Monday, July 23, 2007

More Jobs Expected

Business Economists Expect Stronger Hiring

Companies’ economists are more upbeat about hiring than they’ve been in more than a year, according to the latest
quarterly survey by the National Association for Business Economics.
About 41% of respondents said they expect their firms to add employees over the next six months, up from 29% in April and 31% a year ago. About 17% predicted decreases in employment through attrition or layoffs, while the rest expected no change.

The NABE industry survey showed stronger profit margins, hiring and capital spending in the second quarter compared to the first quarter and a better outlook for the economy in the months ahead. But companies also reported cost pressures that could start weighing on their results.

More than 40% of firms reported that wages and salaries rose in the second quarter, the second-highest reading since early 2000, and 40% reported shortages of skilled labor. Other costs also surged: About two-thirds of companies said materials costs are rising, twice as high as January’s levels. Some 60% expect non-labor input prices to rise over the next three months.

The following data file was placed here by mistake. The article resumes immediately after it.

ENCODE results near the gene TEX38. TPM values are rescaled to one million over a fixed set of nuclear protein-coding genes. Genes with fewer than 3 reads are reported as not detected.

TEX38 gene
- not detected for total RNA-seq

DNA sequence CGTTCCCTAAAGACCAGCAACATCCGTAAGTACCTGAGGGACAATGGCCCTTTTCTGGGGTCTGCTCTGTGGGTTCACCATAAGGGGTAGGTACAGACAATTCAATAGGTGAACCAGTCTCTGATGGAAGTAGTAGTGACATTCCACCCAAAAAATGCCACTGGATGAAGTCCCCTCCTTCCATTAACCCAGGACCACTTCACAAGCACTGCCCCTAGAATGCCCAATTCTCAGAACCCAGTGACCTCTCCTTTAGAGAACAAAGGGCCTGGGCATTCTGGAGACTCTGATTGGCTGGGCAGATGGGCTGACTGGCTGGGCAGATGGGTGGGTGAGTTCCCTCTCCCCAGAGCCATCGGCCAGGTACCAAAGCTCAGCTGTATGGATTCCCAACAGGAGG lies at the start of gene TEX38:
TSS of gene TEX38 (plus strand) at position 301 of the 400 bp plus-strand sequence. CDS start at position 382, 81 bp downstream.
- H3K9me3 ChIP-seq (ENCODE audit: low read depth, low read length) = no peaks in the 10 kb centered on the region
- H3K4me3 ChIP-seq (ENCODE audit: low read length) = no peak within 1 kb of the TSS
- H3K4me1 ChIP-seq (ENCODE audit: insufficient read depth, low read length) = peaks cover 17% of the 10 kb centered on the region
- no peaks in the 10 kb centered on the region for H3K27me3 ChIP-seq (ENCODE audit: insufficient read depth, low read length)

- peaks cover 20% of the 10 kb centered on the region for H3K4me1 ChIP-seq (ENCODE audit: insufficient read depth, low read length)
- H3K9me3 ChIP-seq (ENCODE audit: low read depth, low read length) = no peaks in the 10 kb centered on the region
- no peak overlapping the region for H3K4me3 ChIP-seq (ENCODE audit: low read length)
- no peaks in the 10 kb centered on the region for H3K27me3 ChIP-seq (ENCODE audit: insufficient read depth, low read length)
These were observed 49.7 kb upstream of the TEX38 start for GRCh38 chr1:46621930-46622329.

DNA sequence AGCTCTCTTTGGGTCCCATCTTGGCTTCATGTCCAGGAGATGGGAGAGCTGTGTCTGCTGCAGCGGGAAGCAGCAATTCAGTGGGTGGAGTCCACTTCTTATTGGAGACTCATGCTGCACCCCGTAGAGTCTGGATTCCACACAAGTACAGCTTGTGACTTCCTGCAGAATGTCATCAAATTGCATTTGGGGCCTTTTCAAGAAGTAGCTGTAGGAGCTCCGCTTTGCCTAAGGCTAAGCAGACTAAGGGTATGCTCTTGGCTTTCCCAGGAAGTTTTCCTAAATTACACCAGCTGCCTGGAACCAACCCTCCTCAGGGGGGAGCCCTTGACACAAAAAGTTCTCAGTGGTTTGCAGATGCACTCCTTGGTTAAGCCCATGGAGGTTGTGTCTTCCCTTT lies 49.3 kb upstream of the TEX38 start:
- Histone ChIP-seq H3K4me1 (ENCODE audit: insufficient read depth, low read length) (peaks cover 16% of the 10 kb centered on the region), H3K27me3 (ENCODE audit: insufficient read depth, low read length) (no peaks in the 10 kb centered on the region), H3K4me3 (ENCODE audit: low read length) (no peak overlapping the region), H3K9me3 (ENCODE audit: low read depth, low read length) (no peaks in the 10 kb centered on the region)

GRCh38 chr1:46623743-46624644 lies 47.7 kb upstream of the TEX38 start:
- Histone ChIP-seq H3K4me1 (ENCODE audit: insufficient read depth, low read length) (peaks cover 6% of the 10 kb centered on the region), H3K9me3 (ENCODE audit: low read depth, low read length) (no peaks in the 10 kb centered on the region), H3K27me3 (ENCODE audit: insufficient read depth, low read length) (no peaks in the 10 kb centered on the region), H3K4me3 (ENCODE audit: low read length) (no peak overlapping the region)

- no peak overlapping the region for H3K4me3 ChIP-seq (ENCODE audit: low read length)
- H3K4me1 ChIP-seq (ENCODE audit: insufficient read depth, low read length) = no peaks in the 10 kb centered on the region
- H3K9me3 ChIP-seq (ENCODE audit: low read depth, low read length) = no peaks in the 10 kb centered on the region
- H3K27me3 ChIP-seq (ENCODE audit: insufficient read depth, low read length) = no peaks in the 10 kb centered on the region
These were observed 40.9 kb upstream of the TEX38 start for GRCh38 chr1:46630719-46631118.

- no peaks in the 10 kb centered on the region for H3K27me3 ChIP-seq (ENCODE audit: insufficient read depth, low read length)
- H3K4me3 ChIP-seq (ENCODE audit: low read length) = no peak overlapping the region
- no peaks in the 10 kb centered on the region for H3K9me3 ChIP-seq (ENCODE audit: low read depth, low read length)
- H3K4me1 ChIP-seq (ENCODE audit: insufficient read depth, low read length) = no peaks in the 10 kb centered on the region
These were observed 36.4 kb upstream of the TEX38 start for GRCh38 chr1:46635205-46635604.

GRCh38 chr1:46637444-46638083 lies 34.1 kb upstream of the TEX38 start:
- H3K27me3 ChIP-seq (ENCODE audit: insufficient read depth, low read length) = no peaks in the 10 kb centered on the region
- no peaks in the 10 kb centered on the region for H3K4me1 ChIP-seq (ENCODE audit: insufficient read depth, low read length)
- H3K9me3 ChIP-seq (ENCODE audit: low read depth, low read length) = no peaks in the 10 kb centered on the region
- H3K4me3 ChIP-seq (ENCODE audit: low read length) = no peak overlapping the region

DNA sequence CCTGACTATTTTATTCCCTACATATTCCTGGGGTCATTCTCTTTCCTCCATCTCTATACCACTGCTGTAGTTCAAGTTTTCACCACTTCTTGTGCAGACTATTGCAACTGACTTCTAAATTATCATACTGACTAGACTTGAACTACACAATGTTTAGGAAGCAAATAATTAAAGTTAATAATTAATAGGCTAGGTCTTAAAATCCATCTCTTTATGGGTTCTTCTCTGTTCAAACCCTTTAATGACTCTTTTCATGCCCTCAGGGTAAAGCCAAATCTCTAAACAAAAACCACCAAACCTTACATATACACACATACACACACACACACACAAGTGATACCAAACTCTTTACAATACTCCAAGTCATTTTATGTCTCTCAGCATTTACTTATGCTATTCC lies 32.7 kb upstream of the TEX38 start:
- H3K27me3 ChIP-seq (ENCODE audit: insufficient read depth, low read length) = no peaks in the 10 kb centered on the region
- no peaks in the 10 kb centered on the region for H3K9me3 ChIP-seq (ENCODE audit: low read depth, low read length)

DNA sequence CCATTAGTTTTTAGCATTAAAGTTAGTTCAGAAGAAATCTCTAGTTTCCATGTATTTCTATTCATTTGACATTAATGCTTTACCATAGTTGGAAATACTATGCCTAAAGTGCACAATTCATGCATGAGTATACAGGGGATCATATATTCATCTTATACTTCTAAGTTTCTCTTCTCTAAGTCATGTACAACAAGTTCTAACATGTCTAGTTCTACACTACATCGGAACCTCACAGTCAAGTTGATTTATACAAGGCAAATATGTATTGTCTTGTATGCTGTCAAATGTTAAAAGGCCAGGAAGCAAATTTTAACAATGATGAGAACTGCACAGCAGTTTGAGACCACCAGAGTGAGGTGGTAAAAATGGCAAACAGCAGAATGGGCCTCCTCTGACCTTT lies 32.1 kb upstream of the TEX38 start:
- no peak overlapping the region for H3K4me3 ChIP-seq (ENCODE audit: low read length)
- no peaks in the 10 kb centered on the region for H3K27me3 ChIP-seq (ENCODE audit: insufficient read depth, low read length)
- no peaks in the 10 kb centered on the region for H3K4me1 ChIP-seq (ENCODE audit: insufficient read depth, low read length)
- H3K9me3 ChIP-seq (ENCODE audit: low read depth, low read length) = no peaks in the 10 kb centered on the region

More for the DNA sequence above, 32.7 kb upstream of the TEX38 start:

Despite higher costs, only 22% of firms said they had raised prices last quarter, marking the lowest percentage in four years. And about that many expect to do so in the third quarter. Yet industry profit margins have continued increasing for four years, and a key reason may be productivity, the NABE said. About 91% of firms reported productivity gains over the last year, due largely to technology improvements or investing in more productive capital.

– Sudeep Reddy
WSJ Econ Blog

No comments: